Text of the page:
The EU-funded Planheat project addressed this challenge by developing and validating in real case scenarios an integrated and easy-to-use tool that helps local authorities select, simulate and compare alternative low-carbon and economically sustainable scenarios for heating and cooling. “The tool includes the integration of alternative supply solutions from a panel of advanced key technologies for the new heating and cooling supply that can balance the forecasted demand,” reports project coordinator Stefano Barberis. The Planheat tool is a QGIS plug-in based on an open-source code that can analyse, plan and simulate low-carbon heating and cooling scenarios to support EU public authorities in updating and developing sustainable energy plans. “It comprises three open-source modules, the mapping module, the planning module and the simulation module, which can be operated via the integrated tool or used individually,” Barberis explains.
An integrated approach
Via these tool modules, users can map local heating and cooling demand, both current and predicted future, and potential low-carbon and renewable energy sources. The data can then be used to realise new plans according to the city’s climate ambitions and priorities. The platform allows the visualisation and mapping of results, visualisation of the scenarios selected with the planning tool, and visualisation of results coming from the simulations via a specific panel of key performance indicators. Barberis states: “The user is guided by a step-by-step procedure that, starting from the assessment of the local heating and cooling demand and potential sources, leads the user through the whole planning process towards the simulation of future low-carbon scenarios.” Both newcomers in energy planning and experienced public authorities can use the Planheat tool. “Thanks to its parallel bottom-up and top-down approach, the tool can be used by cities that are already working in energy planning and have advanced data available, such as our validation city Antwerp, as well as by public entities that are beginners and maybe do not yet have a wide amount of data related to their local energy scenario, like our validation city Lecce,” notes Barberis.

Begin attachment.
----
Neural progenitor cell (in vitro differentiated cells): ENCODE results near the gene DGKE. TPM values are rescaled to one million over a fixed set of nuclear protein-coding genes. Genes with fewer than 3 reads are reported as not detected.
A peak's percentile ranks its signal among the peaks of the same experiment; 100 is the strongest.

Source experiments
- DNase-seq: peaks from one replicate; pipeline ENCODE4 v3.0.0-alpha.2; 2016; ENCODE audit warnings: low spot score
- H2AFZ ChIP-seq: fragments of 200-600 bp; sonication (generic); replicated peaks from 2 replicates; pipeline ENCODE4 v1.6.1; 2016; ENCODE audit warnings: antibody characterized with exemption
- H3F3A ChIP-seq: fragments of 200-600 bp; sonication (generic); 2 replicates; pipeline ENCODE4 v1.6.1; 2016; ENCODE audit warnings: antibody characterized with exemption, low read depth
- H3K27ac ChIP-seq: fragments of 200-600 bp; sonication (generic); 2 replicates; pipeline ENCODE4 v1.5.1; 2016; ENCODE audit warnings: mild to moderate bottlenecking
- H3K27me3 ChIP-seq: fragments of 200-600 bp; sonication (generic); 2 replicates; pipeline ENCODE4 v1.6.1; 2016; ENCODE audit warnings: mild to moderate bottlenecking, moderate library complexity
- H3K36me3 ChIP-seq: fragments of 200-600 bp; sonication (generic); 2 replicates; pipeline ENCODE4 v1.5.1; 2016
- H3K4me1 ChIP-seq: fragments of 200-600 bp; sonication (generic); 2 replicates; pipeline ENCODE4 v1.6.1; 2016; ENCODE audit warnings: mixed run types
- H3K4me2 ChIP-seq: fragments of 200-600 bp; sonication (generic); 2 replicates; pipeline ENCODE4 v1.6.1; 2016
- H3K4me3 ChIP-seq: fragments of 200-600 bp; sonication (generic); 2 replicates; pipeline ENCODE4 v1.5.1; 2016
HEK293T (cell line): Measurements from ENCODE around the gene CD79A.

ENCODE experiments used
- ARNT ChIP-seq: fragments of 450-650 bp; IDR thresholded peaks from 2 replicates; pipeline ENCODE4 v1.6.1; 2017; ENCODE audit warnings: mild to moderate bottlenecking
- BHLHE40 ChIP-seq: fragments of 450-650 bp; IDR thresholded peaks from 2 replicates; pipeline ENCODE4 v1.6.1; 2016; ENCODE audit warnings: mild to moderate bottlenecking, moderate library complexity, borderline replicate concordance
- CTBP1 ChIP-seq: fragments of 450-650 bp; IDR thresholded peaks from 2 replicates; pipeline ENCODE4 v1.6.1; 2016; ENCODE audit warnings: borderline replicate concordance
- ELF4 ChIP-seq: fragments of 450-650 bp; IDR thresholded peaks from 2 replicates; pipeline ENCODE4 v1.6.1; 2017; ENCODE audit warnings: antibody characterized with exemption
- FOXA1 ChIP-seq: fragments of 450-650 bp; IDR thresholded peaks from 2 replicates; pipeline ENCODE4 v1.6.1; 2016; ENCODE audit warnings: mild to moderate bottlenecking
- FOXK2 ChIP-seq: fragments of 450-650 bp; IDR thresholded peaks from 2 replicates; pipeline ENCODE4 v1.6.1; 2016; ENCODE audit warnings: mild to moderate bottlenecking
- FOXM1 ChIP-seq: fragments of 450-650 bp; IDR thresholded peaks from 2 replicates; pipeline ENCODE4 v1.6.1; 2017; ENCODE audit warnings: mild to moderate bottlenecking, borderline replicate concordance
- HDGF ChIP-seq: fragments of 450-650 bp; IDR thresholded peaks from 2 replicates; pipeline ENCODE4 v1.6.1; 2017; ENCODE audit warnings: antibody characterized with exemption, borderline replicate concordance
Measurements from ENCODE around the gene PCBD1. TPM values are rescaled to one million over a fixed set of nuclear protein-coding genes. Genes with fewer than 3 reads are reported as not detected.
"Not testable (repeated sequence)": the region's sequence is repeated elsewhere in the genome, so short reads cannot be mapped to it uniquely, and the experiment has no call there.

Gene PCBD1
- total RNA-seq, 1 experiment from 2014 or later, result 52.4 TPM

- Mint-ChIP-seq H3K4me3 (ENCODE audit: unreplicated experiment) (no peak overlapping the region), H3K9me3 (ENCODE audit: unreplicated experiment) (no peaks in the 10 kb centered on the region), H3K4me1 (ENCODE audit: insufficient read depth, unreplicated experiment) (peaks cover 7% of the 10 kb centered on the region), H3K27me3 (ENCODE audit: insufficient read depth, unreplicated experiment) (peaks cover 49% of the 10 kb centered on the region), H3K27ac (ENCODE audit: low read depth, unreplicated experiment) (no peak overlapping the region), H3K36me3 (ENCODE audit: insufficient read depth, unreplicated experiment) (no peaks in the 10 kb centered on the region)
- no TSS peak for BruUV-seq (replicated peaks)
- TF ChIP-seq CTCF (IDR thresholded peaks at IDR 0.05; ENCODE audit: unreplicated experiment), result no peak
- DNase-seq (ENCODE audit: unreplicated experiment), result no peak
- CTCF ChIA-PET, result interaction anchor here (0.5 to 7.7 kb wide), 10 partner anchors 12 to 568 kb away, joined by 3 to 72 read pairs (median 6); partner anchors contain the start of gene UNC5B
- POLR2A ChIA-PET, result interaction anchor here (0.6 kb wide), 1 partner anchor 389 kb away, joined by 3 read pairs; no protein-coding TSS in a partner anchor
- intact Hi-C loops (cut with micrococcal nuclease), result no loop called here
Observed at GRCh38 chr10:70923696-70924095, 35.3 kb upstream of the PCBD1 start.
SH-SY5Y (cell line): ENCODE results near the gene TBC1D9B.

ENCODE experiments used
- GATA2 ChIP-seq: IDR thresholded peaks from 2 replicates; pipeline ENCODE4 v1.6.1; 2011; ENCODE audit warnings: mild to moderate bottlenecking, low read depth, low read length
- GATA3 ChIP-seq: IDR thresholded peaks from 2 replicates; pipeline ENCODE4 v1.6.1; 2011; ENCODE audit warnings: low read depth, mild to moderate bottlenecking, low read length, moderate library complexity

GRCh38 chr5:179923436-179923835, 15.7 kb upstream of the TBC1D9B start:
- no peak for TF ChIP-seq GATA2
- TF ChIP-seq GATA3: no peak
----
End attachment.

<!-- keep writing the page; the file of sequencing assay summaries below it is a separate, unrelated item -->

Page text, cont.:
Easy to use
The Planheat tool allows users to map low-carbon urban heating and cooling demand and both current and predicted future, potential low-carbon and renewable energy sources such as waste heat and industrial waste heat via innovative algorithms and methodologies. Furthermore, creation of economically viable district heating networks thanks to its District Heating and Cooling Route Optimiser is also possible. Thanks to the integration of EU-wide databases, the Planheat tool itself supports energy planners in the creation of their new scenarios as end users are guided step-by-step through the three modules. Moreover, consultants and companies working with local authorities can use the tool free of charge. There is a dedicated e-learning platform that includes trainings and video tutorials for all tool modules and a tool manual to make the initial steps in using the tool as easy as possible. As the tool and the code are open source, future developers of heat planning tools can also use the results and refine the tool. “Planheat is aimed at cities, local authorities and regions and can be used with little technical knowledge and a minimum of available data,” Barberis concludes.
Planheat, tool, heating and cooling, low-carbon, planning, district heating, open-source, mapping, renewable energy, QGIS